Watching a documentary about the disappearance of Madeline Mcann this week, 10 years on from that well-documented night in Portugal, I was reminded that a happy childhood isn’t something that’s guaranteed for us all. Who knows what happened to poor Madeline – or whether we’ll ever know – but regardless of your opinions on the culpability of her parents or the likelihood of her still being alive, what often gets forgotten here is than an innocent five year old was ripped away from her own life that night.
Why as a society do we have such a morbid fascination with crime, murder cases, missing people? I won’t deny that I’m one of those people who is gripped by the BBC documentaries or drama series such as The Missing. I guess it makes us feel better about our own lives. But these images on our TV screens – so far away and yet sometimes so close to home – also remind us not to take what we have for granted, to hug our loved ones just a little bit more tightly when we see them next.
As a child, you think you’re untouchable, that the horrors of the world are reserved for somebody else that you only see on the news. And why shouldn’t you think like that? Once that innocence is gone, it’s gone forever – and I blame no parent who wants to try and keep their child in rose-tinted glasses for as long as they can. How my heart breaks for the millions of innocent children in Syria who have had their childhoods brutally torn away from them, who have seen things that no child (or human) should ever see. For the children who have never known anything other than a life of fear and poverty; for those born in refugee camps or whilst on the run, for those who have lost their families in the blink of an eye.
And of course it’s not just happening in Syria. A happy childhood is not guaranteed for anyone, regardless of where you’re born in the world, how much money you have or how loving your family is.
I’m therefore so grateful to have been blessed with what I would class as a perfect childhood, to have been sheltered from the horrors of the world for as long as possible. To have been able to be a child right up until when I didn’t want to be one any more. Myself and my younger brother never wanted for anything (but we were never allowed everything we wanted in Toys R Us either – gravely unfair, I know); we had a hot meal on the table every day, we had holidays, days out, birthday parties and ‘happy day presents’ – and we had two parents who loved us unconditionally. There was genuinely nothing to worry about, except for the distressing unfairness of my brother not doing the washing up properly, or that time when we were chastised for cutting off an Action Man’s leg with a hacksaw and throwing him over the fence (Dad promptly marched us to the shops, where we each had to spend our pocket money on a brand new toy to donate to charity. It did not happen again!).
Losing a parent is horrifying at any age, but I’m so thankful that I had my Mum with me right through my childhood. To have had her taken away from me at 28 means that I won’t have my Mum at my wedding or there for the birth of my children; that I won’t get to call her and tell her I’m engaged, or ask her advice when I have a baby. That I’ll never get to share another hug in happiness or excitement, sadness or fear. These thoughts cause me unbearable pain, but thank goodness I had her there as I was growing up.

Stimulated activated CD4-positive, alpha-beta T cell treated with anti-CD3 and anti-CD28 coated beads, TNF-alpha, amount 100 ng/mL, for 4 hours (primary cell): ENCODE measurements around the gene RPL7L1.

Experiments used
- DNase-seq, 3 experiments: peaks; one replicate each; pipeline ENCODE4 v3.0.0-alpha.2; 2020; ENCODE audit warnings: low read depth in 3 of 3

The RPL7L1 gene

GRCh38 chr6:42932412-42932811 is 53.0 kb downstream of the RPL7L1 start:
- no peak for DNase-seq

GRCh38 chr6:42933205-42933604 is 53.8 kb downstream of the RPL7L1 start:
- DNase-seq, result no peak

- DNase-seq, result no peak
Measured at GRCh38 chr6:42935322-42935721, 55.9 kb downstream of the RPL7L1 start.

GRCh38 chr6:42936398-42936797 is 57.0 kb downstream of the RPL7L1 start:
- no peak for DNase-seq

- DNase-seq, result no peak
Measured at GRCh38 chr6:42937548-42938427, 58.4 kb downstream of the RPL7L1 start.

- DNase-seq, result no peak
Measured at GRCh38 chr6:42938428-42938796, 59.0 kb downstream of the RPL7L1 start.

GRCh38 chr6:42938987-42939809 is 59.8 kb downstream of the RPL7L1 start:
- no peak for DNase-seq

I’m so grateful to have known my Mum and to have been able to grow into the person I am today because of her. I love it when people tell me that we’re alike, I’m thrilled to know that I might have even just a tiny bit of her personality within me, and I’m so grateful that I had her for those 28 years. That I had her to take me shopping for my first purse before starting infant school (I can remember it vividly: mint green with a little bow on the front, the perfect size for my lunch money), to proudly come and support me in the school play even though I was only the prompt, to get up early with me every school day so that I could take my acne medication an hour before eating breakfast, to help me persuade Dad to let me get my ears pierced aged 16. To talk to me about becoming a woman, to stay in a hotel overnight on my first day at uni in case I felt alone, to rush out to buy a pregnancy test for me at a moment of panic, to cry with me after a break up and to subsequently help me move house. Thank goodness that I had my Mum there to help me navigate the tricky path from childhood to adulthood; my heart breaks for anyone who didn’t.
It’s not about the material things, the things you have or don’t have as a child; it’s about being given the freedom to grow up in a world that looks bright. To wake up and think only of what games you’ll play or what friends you’ll see that day. To be hugged by your parents and told that everything will be alright – and to believe them. Who knows how things will turn out really? That’s not important. I’m so grateful to have had exactly that childhood.